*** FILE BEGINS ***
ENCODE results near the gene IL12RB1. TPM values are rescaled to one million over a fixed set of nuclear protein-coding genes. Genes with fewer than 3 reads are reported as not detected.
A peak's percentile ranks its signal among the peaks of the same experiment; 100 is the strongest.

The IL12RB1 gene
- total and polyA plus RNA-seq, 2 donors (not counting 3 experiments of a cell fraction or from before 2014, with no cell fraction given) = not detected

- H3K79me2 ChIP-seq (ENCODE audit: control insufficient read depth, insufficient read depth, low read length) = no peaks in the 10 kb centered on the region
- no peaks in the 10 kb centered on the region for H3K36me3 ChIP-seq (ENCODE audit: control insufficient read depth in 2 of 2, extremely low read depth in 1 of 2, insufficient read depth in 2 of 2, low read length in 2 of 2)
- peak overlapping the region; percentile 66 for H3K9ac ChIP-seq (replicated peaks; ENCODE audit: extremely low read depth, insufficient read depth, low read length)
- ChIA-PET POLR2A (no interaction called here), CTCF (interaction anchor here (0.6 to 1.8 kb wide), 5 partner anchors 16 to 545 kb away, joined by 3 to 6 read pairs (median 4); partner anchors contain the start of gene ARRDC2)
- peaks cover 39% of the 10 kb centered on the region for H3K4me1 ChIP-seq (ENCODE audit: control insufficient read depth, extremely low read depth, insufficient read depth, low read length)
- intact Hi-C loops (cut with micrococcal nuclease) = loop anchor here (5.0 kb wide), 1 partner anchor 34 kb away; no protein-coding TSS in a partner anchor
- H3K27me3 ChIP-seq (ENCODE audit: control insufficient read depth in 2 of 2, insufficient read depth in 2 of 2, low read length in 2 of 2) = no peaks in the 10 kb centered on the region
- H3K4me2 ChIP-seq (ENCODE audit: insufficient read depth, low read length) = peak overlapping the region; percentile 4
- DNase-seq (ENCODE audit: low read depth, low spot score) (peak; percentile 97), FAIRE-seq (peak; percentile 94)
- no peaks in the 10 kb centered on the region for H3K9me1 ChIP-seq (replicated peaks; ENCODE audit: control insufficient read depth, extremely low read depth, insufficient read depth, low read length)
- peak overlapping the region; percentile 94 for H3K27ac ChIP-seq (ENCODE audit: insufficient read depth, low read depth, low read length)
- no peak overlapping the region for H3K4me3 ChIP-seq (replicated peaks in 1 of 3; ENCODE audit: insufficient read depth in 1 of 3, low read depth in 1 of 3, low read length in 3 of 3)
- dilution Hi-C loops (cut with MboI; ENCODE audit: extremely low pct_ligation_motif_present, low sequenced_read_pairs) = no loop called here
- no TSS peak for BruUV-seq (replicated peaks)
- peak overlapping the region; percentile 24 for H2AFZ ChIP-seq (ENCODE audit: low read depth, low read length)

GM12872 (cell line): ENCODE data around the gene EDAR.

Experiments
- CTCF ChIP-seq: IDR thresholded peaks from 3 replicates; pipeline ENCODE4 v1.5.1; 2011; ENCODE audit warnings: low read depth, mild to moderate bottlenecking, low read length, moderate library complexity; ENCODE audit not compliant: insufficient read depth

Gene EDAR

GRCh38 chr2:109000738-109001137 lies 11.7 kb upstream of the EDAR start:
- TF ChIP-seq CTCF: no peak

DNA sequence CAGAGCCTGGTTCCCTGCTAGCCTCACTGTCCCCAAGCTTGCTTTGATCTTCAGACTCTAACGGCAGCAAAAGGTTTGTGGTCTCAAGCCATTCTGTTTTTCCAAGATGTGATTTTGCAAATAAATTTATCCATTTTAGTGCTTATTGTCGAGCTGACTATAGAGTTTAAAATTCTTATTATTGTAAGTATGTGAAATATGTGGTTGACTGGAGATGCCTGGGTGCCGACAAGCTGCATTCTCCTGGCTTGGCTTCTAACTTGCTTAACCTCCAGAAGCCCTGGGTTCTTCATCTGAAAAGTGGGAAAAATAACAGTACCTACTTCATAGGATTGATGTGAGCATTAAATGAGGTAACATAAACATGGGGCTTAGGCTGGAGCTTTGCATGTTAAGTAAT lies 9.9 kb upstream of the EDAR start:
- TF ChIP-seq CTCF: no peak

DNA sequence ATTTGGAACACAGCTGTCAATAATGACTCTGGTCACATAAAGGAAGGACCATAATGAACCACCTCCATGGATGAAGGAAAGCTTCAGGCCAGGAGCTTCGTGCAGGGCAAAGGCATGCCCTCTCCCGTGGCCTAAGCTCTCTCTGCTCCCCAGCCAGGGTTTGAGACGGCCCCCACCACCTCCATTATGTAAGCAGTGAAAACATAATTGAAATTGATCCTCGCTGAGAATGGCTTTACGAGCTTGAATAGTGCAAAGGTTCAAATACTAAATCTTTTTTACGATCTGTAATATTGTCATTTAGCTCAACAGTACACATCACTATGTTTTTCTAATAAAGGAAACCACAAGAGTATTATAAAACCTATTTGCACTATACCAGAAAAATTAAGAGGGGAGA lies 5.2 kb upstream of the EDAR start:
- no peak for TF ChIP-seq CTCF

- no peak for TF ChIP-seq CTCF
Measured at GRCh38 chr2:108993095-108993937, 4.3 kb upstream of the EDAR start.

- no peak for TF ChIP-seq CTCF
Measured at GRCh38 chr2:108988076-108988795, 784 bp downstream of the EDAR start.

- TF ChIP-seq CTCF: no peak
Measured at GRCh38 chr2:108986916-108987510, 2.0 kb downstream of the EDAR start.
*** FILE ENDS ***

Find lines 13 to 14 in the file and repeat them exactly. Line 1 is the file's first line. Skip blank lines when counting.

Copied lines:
- DNase-seq (ENCODE audit: low read depth, low spot score) (peak; percentile 97), FAIRE-seq (peak; percentile 94)
- no peaks in the 10 kb centered on the region for H3K9me1 ChIP-seq (replicated peaks; ENCODE audit: control insufficient read depth, extremely low read depth, insufficient read depth, low read length)